One never knows when one might have a small run in with the police.
And so it was on Monday, when we fled my ivory tower and ran to the Starbucks we watch from my window. A doppio for The Dane, an iced chai for me. And Madeleines. Proustian. -ish. The guys behind the counter were familiar: one is just-a-guy, the other is rather odd. He and I initially bonded over our hair, which we consider mutually fantastic. This had happened in the middle of the street a few months earlier: I saw him, he saw me and we said, simultaneously: “I love your hair.”
He is young and slight and more pale than I am. His mouth is a small and frighteningly angular cupid’s bow. As for his hair, suffice to say he knows his way around a flat iron. And he’s what The Dane has come to refer to as one of my “fanboys”: a small collection of young gay men who seem to have made me their own private Liza. I view this with gratitude, because I never had fanboys until a couple of years ago, when I began to attract them like flies to honey. They’re always young. Somewhat outrageous in appearance. And comfortable in their own skin. Getting comfortable in my own skin was a very, long road with a lot of weird turns, so I cherish their acceptance. Or acknowledgement. Or kindness. Whatever it is, it’s precious.
And I digress.
Fanboy made our drinks and while the doppio was fine, my chai was hot, not iced. (Stay with me.) I pointed at it, horrified: “I’m sorry, darling. Did I get this wrong?” I was assured it was absolutely no problem to change, but both just-a-guy and Fanboy told me I was no longer welcome in their Starbucks. “Never come back again. You will not be served.” This was in jest, mind you. They were being cute. I swear.
The Dane was sitting at a high top, Madeleine melting in his mouth, smiling. I rolled my eyes, not really wanting to know if I’d mis-ordered or if they’d mis-steamed. I’m not into blame shifting anymore.
It was then we noticed the Chicago Police Officer. It was impossible not to notice because when he reached for his frappucino (and here a note to Officer Rodriguez: you should lay off the whipped cream, sir), Fanboy gestured toward my untouched hot chai and offered sweetly, “Would you like to take this? Maybe for your partner?”
“I don’t put other people’s things in my mouth.”
His words stomped like jackboots on the little Monday camaraderie between a gentle boy, just-a-guy, a Dane and a dilettante. Thumped our levity. He rotated on a squeaky heel and marched off.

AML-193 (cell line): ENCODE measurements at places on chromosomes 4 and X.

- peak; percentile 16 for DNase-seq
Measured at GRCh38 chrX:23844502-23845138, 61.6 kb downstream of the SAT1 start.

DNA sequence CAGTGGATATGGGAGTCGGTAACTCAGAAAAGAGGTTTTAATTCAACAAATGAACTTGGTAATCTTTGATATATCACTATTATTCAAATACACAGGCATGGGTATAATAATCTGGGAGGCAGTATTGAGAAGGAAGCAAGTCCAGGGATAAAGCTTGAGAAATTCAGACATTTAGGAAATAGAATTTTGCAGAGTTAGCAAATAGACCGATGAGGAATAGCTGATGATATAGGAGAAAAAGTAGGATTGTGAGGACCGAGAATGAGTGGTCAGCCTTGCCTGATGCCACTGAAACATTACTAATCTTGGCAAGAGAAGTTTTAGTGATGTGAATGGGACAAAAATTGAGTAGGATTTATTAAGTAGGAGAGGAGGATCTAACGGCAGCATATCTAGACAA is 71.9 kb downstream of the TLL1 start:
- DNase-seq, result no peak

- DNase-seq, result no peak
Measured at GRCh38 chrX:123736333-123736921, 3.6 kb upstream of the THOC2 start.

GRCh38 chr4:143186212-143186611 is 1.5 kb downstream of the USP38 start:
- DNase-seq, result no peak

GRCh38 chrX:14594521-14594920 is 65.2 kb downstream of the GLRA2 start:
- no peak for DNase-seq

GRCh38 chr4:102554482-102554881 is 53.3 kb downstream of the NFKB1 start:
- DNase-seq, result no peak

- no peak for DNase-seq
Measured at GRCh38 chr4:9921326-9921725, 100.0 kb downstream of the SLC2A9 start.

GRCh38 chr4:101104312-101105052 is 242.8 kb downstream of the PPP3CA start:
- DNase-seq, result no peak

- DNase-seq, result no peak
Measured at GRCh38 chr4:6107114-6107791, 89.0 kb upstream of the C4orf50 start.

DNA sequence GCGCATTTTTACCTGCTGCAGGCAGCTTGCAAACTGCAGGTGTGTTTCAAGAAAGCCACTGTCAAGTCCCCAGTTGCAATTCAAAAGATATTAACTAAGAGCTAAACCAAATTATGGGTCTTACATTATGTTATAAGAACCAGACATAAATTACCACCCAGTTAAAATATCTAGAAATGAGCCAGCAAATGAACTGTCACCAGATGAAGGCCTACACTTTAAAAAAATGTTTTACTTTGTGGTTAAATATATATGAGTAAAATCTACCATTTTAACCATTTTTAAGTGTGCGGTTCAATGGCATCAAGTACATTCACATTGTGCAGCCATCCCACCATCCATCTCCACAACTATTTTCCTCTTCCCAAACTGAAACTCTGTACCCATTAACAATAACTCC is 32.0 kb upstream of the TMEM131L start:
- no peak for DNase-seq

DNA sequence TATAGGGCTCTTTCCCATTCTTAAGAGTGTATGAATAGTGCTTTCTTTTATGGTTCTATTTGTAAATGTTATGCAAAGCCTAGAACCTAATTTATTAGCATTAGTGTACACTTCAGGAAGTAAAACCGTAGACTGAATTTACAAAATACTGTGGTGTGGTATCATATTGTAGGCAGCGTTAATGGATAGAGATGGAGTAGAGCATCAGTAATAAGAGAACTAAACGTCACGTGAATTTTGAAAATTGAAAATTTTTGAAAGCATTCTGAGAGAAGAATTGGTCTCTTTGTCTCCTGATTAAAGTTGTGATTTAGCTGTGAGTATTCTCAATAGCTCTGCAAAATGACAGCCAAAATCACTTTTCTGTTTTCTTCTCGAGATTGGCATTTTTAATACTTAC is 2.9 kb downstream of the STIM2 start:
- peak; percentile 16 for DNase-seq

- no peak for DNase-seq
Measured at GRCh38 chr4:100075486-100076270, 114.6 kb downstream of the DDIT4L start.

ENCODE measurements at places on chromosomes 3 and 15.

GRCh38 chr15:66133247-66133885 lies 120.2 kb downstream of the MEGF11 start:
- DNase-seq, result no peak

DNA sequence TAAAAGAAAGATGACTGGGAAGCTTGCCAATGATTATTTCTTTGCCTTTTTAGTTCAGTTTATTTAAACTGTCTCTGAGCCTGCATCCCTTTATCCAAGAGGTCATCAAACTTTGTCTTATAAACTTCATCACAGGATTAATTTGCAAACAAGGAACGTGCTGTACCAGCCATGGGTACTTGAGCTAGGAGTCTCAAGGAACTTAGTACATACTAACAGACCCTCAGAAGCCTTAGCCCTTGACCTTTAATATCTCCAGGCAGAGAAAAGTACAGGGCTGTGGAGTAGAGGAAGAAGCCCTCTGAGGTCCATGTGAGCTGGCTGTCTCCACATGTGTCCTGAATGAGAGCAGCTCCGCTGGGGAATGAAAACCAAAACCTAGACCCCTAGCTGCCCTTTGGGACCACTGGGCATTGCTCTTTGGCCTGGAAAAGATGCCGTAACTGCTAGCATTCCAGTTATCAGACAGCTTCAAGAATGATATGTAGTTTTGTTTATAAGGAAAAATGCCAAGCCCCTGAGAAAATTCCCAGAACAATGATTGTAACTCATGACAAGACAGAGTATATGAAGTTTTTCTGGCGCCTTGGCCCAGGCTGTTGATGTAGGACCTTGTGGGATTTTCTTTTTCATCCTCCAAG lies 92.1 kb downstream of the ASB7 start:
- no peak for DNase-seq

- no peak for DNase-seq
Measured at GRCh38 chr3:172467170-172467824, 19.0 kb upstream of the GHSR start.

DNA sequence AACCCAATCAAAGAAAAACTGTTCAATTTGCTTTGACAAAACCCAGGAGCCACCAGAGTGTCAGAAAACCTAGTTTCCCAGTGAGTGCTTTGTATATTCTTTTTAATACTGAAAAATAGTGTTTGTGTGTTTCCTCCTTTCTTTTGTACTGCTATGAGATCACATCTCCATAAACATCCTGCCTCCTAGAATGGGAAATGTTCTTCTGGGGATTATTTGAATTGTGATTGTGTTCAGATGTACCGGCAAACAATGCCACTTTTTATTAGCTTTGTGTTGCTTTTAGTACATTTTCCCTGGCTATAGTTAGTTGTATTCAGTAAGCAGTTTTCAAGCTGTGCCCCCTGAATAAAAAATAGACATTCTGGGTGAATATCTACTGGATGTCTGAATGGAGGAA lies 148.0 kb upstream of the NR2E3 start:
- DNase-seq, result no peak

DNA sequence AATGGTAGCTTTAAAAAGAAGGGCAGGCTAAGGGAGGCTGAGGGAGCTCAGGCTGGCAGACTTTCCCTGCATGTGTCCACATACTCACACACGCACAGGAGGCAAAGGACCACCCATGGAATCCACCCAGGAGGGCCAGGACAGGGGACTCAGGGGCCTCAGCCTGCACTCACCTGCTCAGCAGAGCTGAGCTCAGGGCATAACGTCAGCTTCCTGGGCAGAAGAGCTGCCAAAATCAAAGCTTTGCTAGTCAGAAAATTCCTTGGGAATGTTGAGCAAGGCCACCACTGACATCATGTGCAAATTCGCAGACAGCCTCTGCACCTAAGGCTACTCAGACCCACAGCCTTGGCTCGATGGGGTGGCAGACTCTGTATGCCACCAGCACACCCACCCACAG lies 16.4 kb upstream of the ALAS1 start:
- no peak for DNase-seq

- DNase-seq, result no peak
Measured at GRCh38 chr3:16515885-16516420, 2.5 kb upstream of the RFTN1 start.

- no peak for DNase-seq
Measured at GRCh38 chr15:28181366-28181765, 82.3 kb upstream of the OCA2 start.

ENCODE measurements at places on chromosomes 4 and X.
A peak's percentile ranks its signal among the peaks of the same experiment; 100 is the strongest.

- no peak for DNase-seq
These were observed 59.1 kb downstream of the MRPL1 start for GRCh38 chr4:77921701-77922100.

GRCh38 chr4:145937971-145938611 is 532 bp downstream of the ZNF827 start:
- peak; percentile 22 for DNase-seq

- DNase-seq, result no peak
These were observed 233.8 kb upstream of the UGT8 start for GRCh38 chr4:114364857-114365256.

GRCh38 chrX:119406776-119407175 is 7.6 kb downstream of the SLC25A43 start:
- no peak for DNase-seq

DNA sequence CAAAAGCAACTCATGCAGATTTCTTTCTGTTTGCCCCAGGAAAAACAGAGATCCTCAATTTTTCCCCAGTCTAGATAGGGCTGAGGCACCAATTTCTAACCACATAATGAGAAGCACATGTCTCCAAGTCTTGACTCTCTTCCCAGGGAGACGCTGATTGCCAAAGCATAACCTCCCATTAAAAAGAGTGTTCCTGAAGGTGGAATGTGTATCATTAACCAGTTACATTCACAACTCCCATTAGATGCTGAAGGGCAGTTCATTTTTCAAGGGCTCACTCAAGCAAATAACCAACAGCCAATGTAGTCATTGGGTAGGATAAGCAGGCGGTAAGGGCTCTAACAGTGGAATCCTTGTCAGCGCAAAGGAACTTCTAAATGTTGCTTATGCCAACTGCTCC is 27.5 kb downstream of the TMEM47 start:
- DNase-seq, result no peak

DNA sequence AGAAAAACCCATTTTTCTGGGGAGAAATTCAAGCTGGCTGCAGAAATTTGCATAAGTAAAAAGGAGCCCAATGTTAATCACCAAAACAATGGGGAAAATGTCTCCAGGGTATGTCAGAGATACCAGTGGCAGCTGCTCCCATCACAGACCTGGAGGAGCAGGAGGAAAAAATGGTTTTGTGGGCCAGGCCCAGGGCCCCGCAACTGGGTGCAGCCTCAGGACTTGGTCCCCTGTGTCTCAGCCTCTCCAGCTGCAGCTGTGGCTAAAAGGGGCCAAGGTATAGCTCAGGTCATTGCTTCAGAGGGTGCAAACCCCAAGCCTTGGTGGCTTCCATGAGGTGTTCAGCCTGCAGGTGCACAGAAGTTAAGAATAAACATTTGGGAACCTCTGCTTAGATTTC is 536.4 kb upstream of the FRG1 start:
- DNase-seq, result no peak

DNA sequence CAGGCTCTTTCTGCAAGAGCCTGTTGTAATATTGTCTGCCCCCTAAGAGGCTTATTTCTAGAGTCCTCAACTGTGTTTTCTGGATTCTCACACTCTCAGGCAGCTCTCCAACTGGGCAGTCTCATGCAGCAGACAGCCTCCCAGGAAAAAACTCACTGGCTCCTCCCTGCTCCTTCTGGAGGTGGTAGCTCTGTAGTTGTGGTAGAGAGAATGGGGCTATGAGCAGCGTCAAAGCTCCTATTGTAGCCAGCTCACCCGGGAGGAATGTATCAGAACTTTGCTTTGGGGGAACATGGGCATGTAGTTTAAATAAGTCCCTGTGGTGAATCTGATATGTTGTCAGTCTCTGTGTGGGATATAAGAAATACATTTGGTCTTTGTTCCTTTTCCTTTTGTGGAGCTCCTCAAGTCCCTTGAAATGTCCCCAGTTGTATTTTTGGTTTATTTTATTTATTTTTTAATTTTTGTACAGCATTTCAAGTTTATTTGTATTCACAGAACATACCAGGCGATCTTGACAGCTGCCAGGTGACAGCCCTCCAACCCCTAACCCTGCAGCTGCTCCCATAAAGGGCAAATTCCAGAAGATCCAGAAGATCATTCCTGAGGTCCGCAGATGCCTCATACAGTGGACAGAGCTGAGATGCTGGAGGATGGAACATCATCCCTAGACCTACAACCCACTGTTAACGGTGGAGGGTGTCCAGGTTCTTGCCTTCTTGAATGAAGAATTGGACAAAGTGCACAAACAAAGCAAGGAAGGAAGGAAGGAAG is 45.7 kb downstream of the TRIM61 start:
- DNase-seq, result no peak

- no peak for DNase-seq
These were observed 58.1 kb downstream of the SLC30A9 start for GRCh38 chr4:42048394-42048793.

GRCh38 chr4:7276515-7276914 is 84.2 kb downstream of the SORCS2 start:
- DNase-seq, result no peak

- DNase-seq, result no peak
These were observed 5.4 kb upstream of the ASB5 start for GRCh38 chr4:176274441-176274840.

“Ohmigod,” I said to The Dane, and we turned to see Fanboy staring at us from behind the counter. His cupid’s bow mouthed the word, “Right?!?” And we two nodded. Just-a-guy slid over. “Did he just say…?” and we three nodded in unison.
As we left, I told Fanboy that I was going to see if I could find some used gum on the sidewalk. He asked if I’d pick up a cigarette butt for him. We smiled, but in truth my knees were a little weak as I detest unnecessary meanness. By the time we got home, I was fully incensed. And felt compelled to call the police.
The Dane occasionally thinks I’ve gone mad. Occasionally, I believe he’s right.
I complained to the woman at the 1-800-police-misbehavior-line, but realized she thought I was complaining about Starbucks. “Stay with me,” I asked, and then explained how I live in a unique neighborhood: a landmark district where it’s become too expensive for me to buy my own condo, amidst a new university center housing the (gazillion) students attending downtown schools. A block south of Chicago’s Loop. Near Immigration Services. In the heart of the tourist corridor. We’re diverse and I told her we celebrate our diversity by being really, really nice to each other. And not saying hateful things. Or making crude innuendos. Especially when they’re uncalled for. And furthermore, I pointed out, this officer was outside his district and thus was, in essence, our guest.
How did I know this to be true? The Dane got his badge number. Clever habibi.
The woman asked if I wished to formalize my complaint and have it turned over to Internal Affairs. She may have been trying to intimidate me, but as I have affairs neither internal nor external for which I am inclined to be intimidated, I provided everything: my name, address, phone. The sign of my zodiac.
The Dane was amused and took me to dinner. Returning home later, we saw just-a-guy and Fanboy still working. And so we went in. And told them what we’d done. Well, what I’d done.
“You are such a BAD ASS!” Fanboy mouthed/whispered/silent-screamed and otherwise shot at me with that odd and angular cupid’s bow. And I knew I’d just risen to the rank of she-hero.
As we walked toward my building, The Dane remarked upon the day’s event by saying that in Denmark, what the cop said would have been considered quite funny. But Fanboy calling me a bad ass would have been an insult to all.